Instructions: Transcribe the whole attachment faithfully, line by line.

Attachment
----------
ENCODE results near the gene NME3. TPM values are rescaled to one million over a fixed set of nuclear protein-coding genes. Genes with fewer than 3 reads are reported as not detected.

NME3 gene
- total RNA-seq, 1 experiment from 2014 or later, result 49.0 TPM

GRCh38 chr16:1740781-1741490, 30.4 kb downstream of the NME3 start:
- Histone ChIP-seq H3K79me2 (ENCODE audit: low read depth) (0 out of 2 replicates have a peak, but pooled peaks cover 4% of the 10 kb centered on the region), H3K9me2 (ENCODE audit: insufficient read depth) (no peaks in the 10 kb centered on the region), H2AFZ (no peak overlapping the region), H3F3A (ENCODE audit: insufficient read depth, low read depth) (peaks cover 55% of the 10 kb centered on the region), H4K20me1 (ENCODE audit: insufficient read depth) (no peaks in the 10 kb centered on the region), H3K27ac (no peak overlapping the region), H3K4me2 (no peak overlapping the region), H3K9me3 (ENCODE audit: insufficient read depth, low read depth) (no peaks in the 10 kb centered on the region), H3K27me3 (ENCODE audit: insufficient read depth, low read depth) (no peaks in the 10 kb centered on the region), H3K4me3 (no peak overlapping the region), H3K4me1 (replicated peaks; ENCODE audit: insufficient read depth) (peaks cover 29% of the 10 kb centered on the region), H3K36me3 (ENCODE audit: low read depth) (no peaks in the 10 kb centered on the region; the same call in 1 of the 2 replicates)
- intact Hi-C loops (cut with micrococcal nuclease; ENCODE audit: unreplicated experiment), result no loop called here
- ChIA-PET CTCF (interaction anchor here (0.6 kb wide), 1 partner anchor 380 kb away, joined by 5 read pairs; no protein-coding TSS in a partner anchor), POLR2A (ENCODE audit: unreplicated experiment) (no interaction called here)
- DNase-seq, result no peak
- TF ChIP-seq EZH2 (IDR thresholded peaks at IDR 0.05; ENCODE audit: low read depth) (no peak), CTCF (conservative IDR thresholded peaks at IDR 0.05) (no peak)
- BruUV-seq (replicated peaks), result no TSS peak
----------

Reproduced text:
ENCODE results near the gene NME3. TPM values are rescaled to one million over a fixed set of nuclear protein-coding genes. Genes with fewer than 3 reads are reported as not detected.

NME3 gene
- total RNA-seq, 1 experiment from 2014 or later, result 49.0 TPM

GRCh38 chr16:1740781-1741490, 30.4 kb downstream of the NME3 start:
- Histone ChIP-seq H3K79me2 (ENCODE audit: low read depth) (0 out of 2 replicates have a peak, but pooled peaks cover 4% of the 10 kb centered on the region), H3K9me2 (ENCODE audit: insufficient read depth) (no peaks in the 10 kb centered on the region), H2AFZ (no peak overlapping the region), H3F3A (ENCODE audit: insufficient read depth, low read depth) (peaks cover 55% of the 10 kb centered on the region), H4K20me1 (ENCODE audit: insufficient read depth) (no peaks in the 10 kb centered on the region), H3K27ac (no peak overlapping the region), H3K4me2 (no peak overlapping the region), H3K9me3 (ENCODE audit: insufficient read depth, low read depth) (no peaks in the 10 kb centered on the region), H3K27me3 (ENCODE audit: insufficient read depth, low read depth) (no peaks in the 10 kb centered on the region), H3K4me3 (no peak overlapping the region), H3K4me1 (replicated peaks; ENCODE audit: insufficient read depth) (peaks cover 29% of the 10 kb centered on the region), H3K36me3 (ENCODE audit: low read depth) (no peaks in the 10 kb centered on the region; the same call in 1 of the 2 replicates)
- intact Hi-C loops (cut with micrococcal nuclease; ENCODE audit: unreplicated experiment), result no loop called here
- ChIA-PET CTCF (interaction anchor here (0.6 kb wide), 1 partner anchor 380 kb away, joined by 5 read pairs; no protein-coding TSS in a partner anchor), POLR2A (ENCODE audit: unreplicated experiment) (no interaction called here)
- DNase-seq, result no peak
- TF ChIP-seq EZH2 (IDR thresholded peaks at IDR 0.05; ENCODE audit: low read depth) (no peak), CTCF (conservative IDR thresholded peaks at IDR 0.05) (no peak)
- BruUV-seq (replicated peaks), result no TSS peak